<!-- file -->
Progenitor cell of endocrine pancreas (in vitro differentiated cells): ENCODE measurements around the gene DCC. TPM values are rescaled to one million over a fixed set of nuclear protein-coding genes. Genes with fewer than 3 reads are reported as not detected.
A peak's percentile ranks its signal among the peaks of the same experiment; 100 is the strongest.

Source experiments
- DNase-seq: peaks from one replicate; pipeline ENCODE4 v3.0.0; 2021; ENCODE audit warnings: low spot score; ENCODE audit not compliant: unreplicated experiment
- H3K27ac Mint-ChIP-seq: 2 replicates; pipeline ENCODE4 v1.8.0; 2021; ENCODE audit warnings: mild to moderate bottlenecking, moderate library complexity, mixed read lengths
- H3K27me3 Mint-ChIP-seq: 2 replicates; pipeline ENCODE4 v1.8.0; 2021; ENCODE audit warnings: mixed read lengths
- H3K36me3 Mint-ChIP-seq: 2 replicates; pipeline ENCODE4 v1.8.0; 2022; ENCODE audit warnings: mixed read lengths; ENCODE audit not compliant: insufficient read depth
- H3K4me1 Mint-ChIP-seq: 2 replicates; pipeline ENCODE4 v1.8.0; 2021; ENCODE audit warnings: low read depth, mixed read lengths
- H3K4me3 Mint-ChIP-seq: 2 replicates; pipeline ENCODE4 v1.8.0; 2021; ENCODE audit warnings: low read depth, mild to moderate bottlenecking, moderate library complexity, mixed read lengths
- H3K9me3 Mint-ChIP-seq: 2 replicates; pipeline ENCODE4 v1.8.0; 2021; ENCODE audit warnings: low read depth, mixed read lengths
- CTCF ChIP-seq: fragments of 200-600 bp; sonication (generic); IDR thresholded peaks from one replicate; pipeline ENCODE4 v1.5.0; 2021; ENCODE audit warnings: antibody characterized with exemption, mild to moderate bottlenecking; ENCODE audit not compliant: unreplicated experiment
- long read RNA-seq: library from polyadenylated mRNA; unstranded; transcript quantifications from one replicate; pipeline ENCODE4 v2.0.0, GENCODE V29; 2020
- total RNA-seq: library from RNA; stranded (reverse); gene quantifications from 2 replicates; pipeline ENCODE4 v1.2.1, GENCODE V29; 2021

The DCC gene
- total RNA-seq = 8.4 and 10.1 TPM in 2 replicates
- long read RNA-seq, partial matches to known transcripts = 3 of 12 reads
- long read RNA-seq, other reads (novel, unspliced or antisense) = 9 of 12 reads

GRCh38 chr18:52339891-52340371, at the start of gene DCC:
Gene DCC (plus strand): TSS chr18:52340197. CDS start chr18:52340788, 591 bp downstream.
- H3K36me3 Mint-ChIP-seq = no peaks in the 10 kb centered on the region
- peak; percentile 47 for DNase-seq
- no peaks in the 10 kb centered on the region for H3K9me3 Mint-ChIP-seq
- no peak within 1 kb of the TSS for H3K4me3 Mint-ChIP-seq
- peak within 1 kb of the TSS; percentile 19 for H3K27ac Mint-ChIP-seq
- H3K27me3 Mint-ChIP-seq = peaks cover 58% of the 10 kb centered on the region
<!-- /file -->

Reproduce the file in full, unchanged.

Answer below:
Progenitor cell of endocrine pancreas (in vitro differentiated cells): ENCODE measurements around the gene DCC. TPM values are rescaled to one million over a fixed set of nuclear protein-coding genes. Genes with fewer than 3 reads are reported as not detected.
A peak's percentile ranks its signal among the peaks of the same experiment; 100 is the strongest.

Source experiments
- DNase-seq: peaks from one replicate; pipeline ENCODE4 v3.0.0; 2021; ENCODE audit warnings: low spot score; ENCODE audit not compliant: unreplicated experiment
- H3K27ac Mint-ChIP-seq: 2 replicates; pipeline ENCODE4 v1.8.0; 2021; ENCODE audit warnings: mild to moderate bottlenecking, moderate library complexity, mixed read lengths
- H3K27me3 Mint-ChIP-seq: 2 replicates; pipeline ENCODE4 v1.8.0; 2021; ENCODE audit warnings: mixed read lengths
- H3K36me3 Mint-ChIP-seq: 2 replicates; pipeline ENCODE4 v1.8.0; 2022; ENCODE audit warnings: mixed read lengths; ENCODE audit not compliant: insufficient read depth
- H3K4me1 Mint-ChIP-seq: 2 replicates; pipeline ENCODE4 v1.8.0; 2021; ENCODE audit warnings: low read depth, mixed read lengths
- H3K4me3 Mint-ChIP-seq: 2 replicates; pipeline ENCODE4 v1.8.0; 2021; ENCODE audit warnings: low read depth, mild to moderate bottlenecking, moderate library complexity, mixed read lengths
- H3K9me3 Mint-ChIP-seq: 2 replicates; pipeline ENCODE4 v1.8.0; 2021; ENCODE audit warnings: low read depth, mixed read lengths
- CTCF ChIP-seq: fragments of 200-600 bp; sonication (generic); IDR thresholded peaks from one replicate; pipeline ENCODE4 v1.5.0; 2021; ENCODE audit warnings: antibody characterized with exemption, mild to moderate bottlenecking; ENCODE audit not compliant: unreplicated experiment
- long read RNA-seq: library from polyadenylated mRNA; unstranded; transcript quantifications from one replicate; pipeline ENCODE4 v2.0.0, GENCODE V29; 2020
- total RNA-seq: library from RNA; stranded (reverse); gene quantifications from 2 replicates; pipeline ENCODE4 v1.2.1, GENCODE V29; 2021

The DCC gene
- total RNA-seq = 8.4 and 10.1 TPM in 2 replicates
- long read RNA-seq, partial matches to known transcripts = 3 of 12 reads
- long read RNA-seq, other reads (novel, unspliced or antisense) = 9 of 12 reads

GRCh38 chr18:52339891-52340371, at the start of gene DCC:
Gene DCC (plus strand): TSS chr18:52340197. CDS start chr18:52340788, 591 bp downstream.
- H3K36me3 Mint-ChIP-seq = no peaks in the 10 kb centered on the region
- peak; percentile 47 for DNase-seq
- no peaks in the 10 kb centered on the region for H3K9me3 Mint-ChIP-seq
- no peak within 1 kb of the TSS for H3K4me3 Mint-ChIP-seq
- peak within 1 kb of the TSS; percentile 19 for H3K27ac Mint-ChIP-seq
- H3K27me3 Mint-ChIP-seq = peaks cover 58% of the 10 kb centered on the region